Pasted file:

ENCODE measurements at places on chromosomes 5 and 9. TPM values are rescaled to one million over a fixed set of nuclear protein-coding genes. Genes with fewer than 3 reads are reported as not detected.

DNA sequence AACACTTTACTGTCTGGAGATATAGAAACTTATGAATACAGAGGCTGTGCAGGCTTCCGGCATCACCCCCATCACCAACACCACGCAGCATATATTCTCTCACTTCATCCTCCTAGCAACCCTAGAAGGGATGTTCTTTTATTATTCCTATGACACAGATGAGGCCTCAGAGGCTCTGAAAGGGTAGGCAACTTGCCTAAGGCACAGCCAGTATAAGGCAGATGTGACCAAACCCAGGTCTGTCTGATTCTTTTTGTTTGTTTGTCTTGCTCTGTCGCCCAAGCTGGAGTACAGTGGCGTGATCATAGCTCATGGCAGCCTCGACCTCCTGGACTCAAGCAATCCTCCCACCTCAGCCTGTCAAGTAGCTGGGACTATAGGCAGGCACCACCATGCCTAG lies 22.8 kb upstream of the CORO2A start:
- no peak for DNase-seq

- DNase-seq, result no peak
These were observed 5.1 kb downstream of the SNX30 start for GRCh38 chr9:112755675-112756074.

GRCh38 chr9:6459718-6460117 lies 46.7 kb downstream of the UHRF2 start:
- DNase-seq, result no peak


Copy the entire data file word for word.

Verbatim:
ENCODE measurements at places on chromosomes 5 and 9. TPM values are rescaled to one million over a fixed set of nuclear protein-coding genes. Genes with fewer than 3 reads are reported as not detected.

DNA sequence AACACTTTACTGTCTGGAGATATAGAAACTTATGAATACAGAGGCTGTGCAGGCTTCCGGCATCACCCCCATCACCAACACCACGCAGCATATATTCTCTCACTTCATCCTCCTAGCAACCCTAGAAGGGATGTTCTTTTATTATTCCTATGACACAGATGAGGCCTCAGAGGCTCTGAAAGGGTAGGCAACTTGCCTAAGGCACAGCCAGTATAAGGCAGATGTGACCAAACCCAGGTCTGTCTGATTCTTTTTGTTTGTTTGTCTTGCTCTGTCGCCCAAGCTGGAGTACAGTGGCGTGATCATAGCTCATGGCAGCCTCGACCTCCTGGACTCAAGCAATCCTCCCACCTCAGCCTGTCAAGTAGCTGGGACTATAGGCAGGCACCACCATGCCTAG lies 22.8 kb upstream of the CORO2A start:
- no peak for DNase-seq

- DNase-seq, result no peak
These were observed 5.1 kb downstream of the SNX30 start for GRCh38 chr9:112755675-112756074.

GRCh38 chr9:6459718-6460117 lies 46.7 kb downstream of the UHRF2 start:
- DNase-seq, result no peak